The King of Kong: A Fistful of Quarters
What parents need to know
Parents Need to Know
Parents need to know that this is not a King Kong related movie in any form, but a rollicking documentary about extreme video gaming. The PG-13 rating from the MPAA is unwarranted, even though there are a few swear words and brief glimpses of sexy still pictures.
What's the story?
This entertaining documentary follows the weird twists and turns in a grudge match between two top Donkey Kong aces. One is Billy Mitchell, the "villain" here with long, slicked-back hair, snazzy clothes, and high-profile chicken BBQ sauce and restaurant. Not as famous as Billy is the unassertive, usually unsuccessful Steve Wiebe, quietly beating Mitchell's 874,000 record score. His achievement makes him a hero and celebrity even outside of the gamer world. But poor Steve can't get a break. Close scrutiny into his game console casts a shadow on his Donkey Kong score, raising the possibility Steve was unwittingly set up by Mitchell's old foes as a false champion. Steve and his family journey to a monitored tournament to prove he really can play the game that well, in front of witnesses.
Is it any good?
KING OF KONG: A FISTFUL OF QUARTERS is a funny documentary whether you are wild about vintage video games like Donkey Kong or not. Actually it's funnier if you don't care. Maybe "alarming" is more like it. Parents who think their kids spend too much time with the xBox or Playstation might find this film semi-reassuring, in that it shows men (and some women) who have devoted their lives to video gaming and made something serious out of it. Perhaps even too serious.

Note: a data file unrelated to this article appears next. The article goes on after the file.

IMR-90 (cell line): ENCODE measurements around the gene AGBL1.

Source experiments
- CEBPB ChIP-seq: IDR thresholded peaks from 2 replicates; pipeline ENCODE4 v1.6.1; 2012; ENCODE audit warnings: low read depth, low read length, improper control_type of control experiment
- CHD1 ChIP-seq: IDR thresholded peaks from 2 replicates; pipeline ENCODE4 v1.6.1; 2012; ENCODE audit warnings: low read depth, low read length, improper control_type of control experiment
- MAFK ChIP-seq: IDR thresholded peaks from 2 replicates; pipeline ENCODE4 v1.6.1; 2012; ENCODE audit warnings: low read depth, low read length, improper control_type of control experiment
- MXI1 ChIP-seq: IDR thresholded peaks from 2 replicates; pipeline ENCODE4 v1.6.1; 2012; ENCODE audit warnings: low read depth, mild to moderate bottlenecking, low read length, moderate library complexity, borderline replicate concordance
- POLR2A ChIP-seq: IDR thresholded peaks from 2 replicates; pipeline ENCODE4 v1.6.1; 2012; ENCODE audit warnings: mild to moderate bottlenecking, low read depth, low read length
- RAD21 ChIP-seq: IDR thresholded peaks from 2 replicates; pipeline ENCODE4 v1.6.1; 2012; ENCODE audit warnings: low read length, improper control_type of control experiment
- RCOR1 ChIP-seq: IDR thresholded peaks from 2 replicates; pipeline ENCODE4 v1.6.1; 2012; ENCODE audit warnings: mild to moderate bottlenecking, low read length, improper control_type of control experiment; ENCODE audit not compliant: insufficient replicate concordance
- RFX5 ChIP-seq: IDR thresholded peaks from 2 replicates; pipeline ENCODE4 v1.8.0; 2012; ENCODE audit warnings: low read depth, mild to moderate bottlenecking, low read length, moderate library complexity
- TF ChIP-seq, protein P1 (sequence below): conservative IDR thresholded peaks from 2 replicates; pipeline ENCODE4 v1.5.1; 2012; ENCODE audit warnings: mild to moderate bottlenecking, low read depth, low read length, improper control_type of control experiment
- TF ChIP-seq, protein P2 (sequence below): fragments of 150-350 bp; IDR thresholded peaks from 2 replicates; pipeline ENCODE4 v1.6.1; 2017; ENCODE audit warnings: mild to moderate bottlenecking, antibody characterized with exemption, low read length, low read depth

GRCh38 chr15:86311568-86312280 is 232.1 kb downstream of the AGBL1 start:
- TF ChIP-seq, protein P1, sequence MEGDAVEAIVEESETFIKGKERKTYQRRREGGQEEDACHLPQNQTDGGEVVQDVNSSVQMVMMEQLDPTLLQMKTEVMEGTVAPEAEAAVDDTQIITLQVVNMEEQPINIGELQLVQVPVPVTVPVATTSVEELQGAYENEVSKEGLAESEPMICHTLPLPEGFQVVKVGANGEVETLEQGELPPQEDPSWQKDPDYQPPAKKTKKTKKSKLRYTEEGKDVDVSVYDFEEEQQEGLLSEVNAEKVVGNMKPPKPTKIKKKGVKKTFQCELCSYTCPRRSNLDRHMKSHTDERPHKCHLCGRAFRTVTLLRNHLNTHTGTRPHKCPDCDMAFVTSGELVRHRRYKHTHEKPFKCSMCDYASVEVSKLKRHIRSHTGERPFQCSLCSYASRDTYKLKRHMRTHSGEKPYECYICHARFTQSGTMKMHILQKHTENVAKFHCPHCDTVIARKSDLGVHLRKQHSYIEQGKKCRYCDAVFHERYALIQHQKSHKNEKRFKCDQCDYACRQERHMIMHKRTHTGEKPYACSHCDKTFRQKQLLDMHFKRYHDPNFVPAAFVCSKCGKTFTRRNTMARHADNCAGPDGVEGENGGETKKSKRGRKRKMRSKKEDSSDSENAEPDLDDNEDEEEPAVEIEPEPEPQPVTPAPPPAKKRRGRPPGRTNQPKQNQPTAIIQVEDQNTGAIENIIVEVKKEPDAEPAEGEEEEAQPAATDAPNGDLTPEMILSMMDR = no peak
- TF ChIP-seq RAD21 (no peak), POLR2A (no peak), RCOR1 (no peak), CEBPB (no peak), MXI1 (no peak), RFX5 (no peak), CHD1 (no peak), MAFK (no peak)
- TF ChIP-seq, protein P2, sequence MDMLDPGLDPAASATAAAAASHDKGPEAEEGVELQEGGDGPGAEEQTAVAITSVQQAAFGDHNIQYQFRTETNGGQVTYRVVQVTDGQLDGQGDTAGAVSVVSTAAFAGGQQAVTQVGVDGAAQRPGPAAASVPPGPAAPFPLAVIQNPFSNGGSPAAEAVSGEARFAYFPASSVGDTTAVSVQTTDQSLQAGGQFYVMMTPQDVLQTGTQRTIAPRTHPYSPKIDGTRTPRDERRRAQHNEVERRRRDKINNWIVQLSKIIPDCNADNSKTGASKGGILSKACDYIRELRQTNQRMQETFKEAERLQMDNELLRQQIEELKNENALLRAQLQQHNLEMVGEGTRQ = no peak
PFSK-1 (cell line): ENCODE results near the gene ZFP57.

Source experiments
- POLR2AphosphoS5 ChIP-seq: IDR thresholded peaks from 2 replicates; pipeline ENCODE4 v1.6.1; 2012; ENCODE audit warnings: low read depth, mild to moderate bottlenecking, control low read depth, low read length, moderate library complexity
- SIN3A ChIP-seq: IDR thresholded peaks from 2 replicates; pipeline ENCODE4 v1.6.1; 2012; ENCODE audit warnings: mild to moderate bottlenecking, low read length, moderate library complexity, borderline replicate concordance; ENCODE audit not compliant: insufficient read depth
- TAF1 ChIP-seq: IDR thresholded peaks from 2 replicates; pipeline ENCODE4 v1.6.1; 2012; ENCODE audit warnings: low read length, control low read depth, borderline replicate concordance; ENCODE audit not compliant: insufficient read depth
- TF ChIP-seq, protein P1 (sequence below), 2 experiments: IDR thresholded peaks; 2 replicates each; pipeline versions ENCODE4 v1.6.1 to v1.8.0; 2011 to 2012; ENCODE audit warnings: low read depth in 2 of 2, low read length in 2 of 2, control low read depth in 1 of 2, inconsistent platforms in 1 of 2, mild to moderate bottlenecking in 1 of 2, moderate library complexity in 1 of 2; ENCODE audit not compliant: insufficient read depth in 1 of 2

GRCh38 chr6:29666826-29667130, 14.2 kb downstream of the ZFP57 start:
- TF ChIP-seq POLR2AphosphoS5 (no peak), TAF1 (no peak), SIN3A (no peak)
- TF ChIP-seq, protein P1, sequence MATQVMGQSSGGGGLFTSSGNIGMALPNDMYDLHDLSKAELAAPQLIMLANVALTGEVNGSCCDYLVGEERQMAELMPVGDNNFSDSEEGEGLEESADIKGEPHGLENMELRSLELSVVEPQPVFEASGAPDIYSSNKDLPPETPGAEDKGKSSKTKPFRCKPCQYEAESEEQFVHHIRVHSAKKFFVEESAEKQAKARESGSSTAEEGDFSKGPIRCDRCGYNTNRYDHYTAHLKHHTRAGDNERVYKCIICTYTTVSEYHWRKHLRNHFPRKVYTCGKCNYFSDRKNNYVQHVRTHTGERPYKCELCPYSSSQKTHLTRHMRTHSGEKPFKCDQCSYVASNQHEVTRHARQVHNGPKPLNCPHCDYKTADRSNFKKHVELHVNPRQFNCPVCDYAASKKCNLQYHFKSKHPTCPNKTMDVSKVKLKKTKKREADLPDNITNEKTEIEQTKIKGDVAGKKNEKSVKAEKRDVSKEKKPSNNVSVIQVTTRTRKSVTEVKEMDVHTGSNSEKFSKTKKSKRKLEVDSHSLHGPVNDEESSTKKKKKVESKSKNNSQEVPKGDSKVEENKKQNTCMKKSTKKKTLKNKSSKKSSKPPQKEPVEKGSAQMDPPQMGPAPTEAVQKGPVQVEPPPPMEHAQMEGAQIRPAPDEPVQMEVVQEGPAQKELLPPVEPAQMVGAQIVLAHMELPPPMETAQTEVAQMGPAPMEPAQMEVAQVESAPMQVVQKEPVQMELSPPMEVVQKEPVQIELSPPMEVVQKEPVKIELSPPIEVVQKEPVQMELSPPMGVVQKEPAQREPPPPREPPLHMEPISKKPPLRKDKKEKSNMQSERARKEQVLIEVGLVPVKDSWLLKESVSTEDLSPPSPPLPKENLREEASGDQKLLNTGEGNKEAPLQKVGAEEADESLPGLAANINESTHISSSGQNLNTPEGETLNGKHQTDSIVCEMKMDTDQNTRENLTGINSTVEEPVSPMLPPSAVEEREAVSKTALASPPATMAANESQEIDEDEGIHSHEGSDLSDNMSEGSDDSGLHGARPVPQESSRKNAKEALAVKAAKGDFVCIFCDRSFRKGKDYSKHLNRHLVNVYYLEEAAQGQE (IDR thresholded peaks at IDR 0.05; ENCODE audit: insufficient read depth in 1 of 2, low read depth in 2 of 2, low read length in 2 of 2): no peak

The movie doesn't go out of its way to mock these game fanatics, but still, you occasionally find yourself giggling. It's just Donkey Kong! Get a life! Still, the film raises a question if these men and their mortal combat is any less legitimate than the NBA, NHL, or NFL pro heroes who make the cover of Sports Illustrated. Maybe Shaq, Lebron, Barry Bonds, etc., could also lighten up and remember that it's just for fun, too.
Families can talk about...
Families can talk about the various arcade champions, especially the flashy Billy Mitchell and his soft-spoken underdog rival Steve Wiebe. Which one do you root for? Do you think they're as legitimate as athletes in professional sports? Should video games (whether they're the vintage Space Invaders or the latest Halo) be this important in peoples' lives? How important are video games to your kids?see this together for some bonding.